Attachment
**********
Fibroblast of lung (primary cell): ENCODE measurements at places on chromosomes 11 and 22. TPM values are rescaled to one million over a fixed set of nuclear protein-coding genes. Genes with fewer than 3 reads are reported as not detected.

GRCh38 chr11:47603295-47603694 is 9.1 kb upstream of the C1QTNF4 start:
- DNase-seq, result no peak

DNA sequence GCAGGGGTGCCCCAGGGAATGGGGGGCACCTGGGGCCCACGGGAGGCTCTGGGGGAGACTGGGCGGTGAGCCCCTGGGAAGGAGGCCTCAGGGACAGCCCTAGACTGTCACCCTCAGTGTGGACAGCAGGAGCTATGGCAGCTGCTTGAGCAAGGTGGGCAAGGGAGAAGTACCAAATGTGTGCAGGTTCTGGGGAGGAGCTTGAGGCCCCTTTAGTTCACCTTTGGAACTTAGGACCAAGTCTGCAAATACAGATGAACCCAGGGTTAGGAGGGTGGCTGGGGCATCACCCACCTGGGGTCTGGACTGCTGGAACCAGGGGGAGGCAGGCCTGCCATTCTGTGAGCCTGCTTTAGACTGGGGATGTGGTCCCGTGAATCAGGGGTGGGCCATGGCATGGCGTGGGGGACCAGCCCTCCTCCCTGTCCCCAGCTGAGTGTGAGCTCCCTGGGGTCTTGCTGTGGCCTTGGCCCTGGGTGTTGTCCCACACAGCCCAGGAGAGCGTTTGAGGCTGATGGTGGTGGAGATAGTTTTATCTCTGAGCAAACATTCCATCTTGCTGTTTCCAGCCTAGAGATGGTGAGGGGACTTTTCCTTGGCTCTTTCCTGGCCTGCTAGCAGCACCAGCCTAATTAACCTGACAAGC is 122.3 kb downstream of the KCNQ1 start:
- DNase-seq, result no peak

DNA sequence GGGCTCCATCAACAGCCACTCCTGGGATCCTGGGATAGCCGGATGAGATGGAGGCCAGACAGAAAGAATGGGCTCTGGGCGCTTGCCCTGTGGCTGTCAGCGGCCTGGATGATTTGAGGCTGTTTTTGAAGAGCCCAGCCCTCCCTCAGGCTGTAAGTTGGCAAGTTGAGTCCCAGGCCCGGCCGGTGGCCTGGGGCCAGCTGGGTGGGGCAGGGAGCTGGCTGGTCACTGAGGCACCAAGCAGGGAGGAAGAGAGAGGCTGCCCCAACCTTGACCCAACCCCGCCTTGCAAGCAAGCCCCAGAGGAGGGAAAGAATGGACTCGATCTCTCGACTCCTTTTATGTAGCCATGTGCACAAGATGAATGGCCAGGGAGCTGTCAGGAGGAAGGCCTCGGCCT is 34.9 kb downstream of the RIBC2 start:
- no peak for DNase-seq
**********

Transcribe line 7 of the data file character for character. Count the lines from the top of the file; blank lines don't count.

- no peak for DNase-seq